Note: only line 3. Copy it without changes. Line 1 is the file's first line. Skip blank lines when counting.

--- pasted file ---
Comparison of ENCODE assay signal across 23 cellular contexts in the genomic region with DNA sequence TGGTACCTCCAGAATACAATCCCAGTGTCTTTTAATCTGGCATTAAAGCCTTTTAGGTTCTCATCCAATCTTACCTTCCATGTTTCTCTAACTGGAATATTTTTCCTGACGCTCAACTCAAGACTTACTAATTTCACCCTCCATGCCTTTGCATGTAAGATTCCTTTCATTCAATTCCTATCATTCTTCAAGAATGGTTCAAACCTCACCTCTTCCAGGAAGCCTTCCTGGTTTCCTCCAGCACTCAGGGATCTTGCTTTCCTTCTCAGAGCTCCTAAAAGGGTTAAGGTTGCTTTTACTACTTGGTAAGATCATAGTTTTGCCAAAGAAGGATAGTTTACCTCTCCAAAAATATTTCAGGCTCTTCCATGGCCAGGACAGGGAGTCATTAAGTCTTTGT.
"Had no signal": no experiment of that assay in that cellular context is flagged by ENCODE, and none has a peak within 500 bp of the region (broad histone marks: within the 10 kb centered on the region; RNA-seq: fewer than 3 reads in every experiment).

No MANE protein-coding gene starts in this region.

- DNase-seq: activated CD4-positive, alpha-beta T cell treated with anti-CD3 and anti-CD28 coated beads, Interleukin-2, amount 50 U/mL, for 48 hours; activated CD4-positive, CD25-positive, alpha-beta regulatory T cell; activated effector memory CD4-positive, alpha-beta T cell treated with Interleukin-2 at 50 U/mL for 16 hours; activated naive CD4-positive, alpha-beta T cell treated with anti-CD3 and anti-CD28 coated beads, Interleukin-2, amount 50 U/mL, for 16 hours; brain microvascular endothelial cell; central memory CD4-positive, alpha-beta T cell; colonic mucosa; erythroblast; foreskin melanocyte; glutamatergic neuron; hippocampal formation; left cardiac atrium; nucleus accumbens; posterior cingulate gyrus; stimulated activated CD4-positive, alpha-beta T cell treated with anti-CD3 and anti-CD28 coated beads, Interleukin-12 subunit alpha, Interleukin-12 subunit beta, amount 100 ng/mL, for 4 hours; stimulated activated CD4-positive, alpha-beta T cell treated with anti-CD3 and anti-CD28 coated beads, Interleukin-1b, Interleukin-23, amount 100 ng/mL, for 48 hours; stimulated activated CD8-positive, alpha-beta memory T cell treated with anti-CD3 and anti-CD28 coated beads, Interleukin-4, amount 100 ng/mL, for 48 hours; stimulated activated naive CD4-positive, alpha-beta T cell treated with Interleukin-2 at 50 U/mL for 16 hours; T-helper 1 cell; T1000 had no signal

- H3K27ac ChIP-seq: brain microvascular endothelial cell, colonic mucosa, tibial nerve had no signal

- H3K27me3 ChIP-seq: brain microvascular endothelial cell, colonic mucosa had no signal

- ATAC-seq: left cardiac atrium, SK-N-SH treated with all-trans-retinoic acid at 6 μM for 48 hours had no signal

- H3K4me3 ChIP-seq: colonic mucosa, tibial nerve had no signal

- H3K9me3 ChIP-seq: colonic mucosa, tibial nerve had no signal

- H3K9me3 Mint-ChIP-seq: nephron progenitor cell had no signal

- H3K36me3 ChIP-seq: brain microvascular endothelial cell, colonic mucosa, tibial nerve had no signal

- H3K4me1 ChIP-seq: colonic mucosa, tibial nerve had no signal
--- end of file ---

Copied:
No MANE protein-coding gene starts in this region.